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12 May 2015

Partners against proliferation: good practice guidance

The “Partners Initiative” is a voluntary and inclusive mechanism to share good practices between companies in the area of export and trade compliance. Participation will reduce the likelihood that your company’s goods or services will aid proliferation or that your company will breach trade control obligations. At heart of the initiative are guidelines and a related peer-review mechanism. Firms undertake to work towards implementing the internationally-recognised[1] “good practice guidelines” (See below) and to demonstrate to other “Partners” how they go about this.

Project Alpha

Other service providers and trade associations are encouraged collaborate with the partners initiative, by for example by creating working groups for their own members.

Involvement with the initiative will have the following benefits you company:

  1. Improving your company’s implementation of trade controls.  This is not just about complying with the law, but also about ensuring the compliance system you implement is robust, proportionate and effective. Getting implementation right may even reduce your company’s trade compliance burden.
  2. Enabling customers or suppliers to build confidence in your compliance system. Your business partners are dependent after all on your company’s implementation of trade controls either to safeguard their controlled technologies or to provide them with correct trade control information, such as control status the control status of the goods you sell to them. They care if your company ‘gets compliance’.
  3. Demonstrating to stakeholders that your company is socially responsible. Non-compliance with export controls is socially unacceptable and threatens international security. Your stakeholders will want to know if you are compliant, or perhaps worse, if you are not.  Participation in the Partners Initiative provides a route to demonstrate your commitment.

The Partners Initiative is a peer-based network and is governed by consensus. The initiative will be overseen by a “Partners Board”, membership of which will be determined based upon nomination and vote (with one vote being allocated to each participating institution). Presently there is no entry criteria to become a partner other than a willingness to work towards implementation of the good practice guidelines (see below).  Companies will be asked to demonstrate in what ways they implement each of the elements of the good practices to their peers on at least on an annual basis.[2]

Good Practice Guidelines on Export Compliance
These guidelines were submitted by the British government to the Nuclear Suppliers Group and have been recognised internationally. Enterprises are advised to:

1.0 Implement internal systems to ensure due-diligence checks are carried out on potential customers and business partners and on the goods, software and technology that they wish to acquire, utilising public information such as early warning lists, red-flag checklists and questionnaires provided by the United Nations, states and other parties with an interest in supporting the multilateral non-proliferation effort, and to consult with the relevant government authorities as necessary;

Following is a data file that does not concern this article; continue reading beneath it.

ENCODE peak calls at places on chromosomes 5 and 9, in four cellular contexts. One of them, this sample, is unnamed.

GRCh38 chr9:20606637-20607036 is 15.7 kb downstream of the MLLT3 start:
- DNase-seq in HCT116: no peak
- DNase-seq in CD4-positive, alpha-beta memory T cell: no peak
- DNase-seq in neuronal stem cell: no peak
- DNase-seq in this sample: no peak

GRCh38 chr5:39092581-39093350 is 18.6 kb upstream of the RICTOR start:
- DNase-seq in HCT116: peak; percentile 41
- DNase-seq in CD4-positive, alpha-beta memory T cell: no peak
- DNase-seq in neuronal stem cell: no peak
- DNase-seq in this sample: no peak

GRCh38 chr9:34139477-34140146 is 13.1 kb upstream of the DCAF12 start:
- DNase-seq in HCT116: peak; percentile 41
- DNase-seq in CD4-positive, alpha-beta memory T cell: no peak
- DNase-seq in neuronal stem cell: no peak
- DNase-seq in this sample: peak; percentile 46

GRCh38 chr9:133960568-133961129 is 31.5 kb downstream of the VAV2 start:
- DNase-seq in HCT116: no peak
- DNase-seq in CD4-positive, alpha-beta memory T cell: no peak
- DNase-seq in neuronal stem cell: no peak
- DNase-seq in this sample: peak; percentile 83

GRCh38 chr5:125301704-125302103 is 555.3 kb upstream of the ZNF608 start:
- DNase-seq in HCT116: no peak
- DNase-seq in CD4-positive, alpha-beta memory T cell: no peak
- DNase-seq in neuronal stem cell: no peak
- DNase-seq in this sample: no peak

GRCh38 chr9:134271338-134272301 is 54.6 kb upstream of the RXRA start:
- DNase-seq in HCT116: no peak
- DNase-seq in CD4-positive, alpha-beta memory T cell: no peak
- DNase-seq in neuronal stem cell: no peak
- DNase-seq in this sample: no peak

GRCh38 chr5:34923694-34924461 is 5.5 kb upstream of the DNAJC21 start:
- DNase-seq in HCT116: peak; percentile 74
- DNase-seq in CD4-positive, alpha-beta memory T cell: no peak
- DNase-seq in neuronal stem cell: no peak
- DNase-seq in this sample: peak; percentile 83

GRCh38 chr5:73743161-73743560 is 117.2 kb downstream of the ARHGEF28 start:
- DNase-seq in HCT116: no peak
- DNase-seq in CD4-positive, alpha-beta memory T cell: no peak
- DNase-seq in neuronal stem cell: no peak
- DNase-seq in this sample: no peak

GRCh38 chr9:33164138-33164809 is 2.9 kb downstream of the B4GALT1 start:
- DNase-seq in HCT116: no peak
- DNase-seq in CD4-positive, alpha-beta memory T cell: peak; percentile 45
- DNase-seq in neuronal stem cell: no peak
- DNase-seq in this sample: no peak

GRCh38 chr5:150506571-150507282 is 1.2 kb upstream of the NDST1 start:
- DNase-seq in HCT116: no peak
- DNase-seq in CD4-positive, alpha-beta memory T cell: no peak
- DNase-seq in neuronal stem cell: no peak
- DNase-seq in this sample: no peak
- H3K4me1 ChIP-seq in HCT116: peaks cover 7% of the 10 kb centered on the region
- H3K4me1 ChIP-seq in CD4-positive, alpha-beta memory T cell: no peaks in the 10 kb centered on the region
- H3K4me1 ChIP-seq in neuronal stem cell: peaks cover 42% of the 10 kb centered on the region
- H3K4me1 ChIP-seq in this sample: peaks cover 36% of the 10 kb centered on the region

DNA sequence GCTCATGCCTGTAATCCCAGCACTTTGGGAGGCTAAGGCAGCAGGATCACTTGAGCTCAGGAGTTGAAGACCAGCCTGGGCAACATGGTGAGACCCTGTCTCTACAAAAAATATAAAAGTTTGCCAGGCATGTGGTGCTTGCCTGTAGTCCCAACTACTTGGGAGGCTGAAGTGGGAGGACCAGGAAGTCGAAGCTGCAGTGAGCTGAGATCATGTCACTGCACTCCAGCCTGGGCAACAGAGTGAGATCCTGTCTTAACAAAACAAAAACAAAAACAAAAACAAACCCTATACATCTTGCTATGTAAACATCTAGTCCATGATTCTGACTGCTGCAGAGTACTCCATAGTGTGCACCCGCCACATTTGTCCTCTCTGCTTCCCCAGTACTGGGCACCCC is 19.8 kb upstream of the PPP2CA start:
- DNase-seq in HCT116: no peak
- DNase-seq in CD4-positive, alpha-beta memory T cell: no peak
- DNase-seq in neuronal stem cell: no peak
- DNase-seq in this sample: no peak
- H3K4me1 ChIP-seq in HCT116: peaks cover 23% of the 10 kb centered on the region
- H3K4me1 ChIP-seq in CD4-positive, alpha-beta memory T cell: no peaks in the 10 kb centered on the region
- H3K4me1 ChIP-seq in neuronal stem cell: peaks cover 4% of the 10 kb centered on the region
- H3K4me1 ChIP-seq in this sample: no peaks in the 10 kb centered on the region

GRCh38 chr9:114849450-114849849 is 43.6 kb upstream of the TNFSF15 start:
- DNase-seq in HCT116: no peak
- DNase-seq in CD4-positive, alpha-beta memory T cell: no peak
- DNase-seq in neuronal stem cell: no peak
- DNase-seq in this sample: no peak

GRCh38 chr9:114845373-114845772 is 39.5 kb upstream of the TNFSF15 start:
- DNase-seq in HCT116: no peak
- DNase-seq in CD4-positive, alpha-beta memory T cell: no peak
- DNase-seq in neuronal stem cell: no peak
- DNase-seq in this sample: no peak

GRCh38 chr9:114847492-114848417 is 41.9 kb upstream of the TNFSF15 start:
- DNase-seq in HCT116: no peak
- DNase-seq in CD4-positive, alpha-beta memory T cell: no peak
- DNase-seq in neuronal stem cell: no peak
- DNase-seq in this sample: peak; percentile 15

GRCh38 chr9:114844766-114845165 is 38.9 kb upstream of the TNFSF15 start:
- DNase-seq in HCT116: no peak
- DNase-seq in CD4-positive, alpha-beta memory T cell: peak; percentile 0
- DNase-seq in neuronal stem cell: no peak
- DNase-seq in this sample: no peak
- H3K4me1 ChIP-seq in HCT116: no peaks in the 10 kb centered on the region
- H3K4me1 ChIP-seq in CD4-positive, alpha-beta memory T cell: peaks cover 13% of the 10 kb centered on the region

2.0 Monitor, collate and vet enquiries within the scope of due-diligence, relating to the acquisition of proliferation sensitive goods, software and technology;

3.0 Consult government export control authorities before having any dealings with entities identified as being of proliferation concern either from public sources, from corporate monitoring systems or from contact with relevant competent authorities in states themselves;

4.0 Implement best efforts to share information about illicit attempts to procure items for Weapons of Mass Destruction programmes with security and other relevant agencies in the state where they are established and with business partners and others in instances where the state judges that broader publicity would be appropriate;

5.0 Promote the adoption of due-diligence and information sharing within the supply chain and with other business partners within the boundaries of legitimate protection of business and company information;

6.0 Incorporate non-proliferation measures and export control compliance into existing corporate social responsibility statements;

7.0 Encourage relevant industry-wide trade and professional bodies to recognise the importance of supporting and encouraging the non-proliferation effort and the measures set out herein; and

8.0 Foster an open and transparent relationship with appropriate government and regulatory authorities.

9.0 Train all relevant staff against a trade compliance competence framework

[1] Adherence to the guideline has been recognised by members of the Nuclear Suppliers Group as a “good practice”.

[2] The Partners Initiative is a peer-based initiative intended to implement the good practice guidelines. Failure to work toward implementation of the guidelines or egregious examples of not working to the guidelines such as being found non-compliant with export control legislation can, based on a 2/3 majority vote of the Partners board, result in companies being excluded for a period of time to be determined by the board

Download attachments: partners_initiative_-_invitation

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